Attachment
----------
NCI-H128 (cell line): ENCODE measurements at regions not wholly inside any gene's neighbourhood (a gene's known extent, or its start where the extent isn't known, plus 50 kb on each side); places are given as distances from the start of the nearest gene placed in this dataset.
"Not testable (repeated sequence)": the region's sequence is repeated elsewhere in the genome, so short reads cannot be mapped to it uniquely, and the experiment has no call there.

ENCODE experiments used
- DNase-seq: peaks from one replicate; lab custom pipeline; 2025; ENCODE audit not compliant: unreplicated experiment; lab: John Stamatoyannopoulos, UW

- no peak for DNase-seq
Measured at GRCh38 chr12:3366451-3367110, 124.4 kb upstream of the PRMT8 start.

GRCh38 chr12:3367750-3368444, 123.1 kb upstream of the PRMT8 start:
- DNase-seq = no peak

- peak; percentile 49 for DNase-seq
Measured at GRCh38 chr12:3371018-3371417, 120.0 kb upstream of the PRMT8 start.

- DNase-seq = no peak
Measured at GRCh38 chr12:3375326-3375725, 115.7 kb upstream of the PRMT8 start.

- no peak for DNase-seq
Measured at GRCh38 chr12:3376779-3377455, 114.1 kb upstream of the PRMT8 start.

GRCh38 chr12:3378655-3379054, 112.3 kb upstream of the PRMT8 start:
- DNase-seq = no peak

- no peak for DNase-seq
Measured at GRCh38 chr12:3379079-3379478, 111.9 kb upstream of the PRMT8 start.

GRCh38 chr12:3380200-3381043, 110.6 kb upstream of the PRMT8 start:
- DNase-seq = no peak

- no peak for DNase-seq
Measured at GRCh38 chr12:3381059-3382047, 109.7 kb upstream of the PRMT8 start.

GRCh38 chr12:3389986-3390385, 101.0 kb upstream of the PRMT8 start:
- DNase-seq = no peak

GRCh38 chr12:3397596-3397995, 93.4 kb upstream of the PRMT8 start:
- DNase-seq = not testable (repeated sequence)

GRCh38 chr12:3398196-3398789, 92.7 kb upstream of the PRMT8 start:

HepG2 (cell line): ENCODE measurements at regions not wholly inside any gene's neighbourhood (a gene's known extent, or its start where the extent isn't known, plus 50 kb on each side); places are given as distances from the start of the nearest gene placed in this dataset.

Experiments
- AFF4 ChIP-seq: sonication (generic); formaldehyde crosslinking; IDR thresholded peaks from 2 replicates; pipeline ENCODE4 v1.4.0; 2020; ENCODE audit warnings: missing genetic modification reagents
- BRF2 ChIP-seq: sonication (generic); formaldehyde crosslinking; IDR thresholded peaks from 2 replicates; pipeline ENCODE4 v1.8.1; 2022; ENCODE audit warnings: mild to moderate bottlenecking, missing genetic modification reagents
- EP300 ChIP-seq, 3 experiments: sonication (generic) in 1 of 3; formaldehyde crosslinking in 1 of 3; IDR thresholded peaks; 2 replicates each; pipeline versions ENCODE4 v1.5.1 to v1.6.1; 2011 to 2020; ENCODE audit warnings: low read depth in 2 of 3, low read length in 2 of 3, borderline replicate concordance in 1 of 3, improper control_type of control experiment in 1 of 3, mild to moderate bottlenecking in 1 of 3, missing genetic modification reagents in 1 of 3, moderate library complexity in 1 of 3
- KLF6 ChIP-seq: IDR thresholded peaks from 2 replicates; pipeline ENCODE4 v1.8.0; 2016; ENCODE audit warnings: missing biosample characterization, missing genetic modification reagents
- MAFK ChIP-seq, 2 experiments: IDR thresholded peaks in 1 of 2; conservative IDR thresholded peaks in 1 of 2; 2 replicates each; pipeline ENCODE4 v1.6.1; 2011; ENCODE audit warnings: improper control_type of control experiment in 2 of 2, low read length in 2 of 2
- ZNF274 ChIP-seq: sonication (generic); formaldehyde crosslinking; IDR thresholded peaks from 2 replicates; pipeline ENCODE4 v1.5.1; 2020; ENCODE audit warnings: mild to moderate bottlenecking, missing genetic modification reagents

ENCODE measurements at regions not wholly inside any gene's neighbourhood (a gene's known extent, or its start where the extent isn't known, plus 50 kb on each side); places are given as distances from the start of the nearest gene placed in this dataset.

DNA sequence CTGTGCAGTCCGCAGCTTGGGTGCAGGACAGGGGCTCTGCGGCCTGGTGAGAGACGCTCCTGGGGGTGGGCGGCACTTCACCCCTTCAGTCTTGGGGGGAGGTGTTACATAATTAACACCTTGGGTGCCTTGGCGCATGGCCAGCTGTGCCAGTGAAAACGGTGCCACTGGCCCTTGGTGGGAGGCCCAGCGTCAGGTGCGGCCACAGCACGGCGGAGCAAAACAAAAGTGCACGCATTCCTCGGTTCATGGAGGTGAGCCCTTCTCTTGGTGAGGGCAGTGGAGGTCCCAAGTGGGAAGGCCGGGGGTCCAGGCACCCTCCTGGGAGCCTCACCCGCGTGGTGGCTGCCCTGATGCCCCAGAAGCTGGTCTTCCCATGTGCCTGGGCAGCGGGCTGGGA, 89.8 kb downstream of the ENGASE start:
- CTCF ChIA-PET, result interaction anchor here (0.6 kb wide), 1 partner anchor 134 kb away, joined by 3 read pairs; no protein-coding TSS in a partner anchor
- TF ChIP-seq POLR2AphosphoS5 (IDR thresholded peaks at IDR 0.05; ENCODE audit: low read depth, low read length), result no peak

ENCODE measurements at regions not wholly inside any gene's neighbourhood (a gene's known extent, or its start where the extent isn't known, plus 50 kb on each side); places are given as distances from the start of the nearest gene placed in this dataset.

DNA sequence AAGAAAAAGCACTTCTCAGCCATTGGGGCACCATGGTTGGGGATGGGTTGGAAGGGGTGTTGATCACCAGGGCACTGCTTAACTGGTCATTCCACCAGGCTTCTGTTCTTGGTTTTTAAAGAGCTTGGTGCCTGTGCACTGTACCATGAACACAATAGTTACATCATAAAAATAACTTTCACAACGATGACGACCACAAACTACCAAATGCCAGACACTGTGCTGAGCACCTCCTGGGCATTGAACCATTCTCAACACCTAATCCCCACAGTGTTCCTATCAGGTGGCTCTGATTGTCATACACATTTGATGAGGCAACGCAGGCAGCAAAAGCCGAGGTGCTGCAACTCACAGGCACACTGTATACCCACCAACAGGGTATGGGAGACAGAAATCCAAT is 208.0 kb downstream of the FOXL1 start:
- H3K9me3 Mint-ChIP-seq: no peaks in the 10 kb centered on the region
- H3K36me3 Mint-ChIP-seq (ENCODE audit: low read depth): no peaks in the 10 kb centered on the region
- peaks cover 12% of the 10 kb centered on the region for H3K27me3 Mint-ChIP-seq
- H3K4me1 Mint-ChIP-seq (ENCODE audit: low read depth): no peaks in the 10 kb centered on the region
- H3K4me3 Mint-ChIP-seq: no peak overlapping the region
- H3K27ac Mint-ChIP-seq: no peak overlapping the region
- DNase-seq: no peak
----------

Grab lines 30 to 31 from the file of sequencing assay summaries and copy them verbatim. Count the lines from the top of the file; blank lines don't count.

- AFF4 ChIP-seq: sonication (generic); formaldehyde crosslinking; IDR thresholded peaks from 2 replicates; pipeline ENCODE4 v1.4.0; 2020; ENCODE audit warnings: missing genetic modification reagents
- BRF2 ChIP-seq: sonication (generic); formaldehyde crosslinking; IDR thresholded peaks from 2 replicates; pipeline ENCODE4 v1.8.1; 2022; ENCODE audit warnings: mild to moderate bottlenecking, missing genetic modification reagents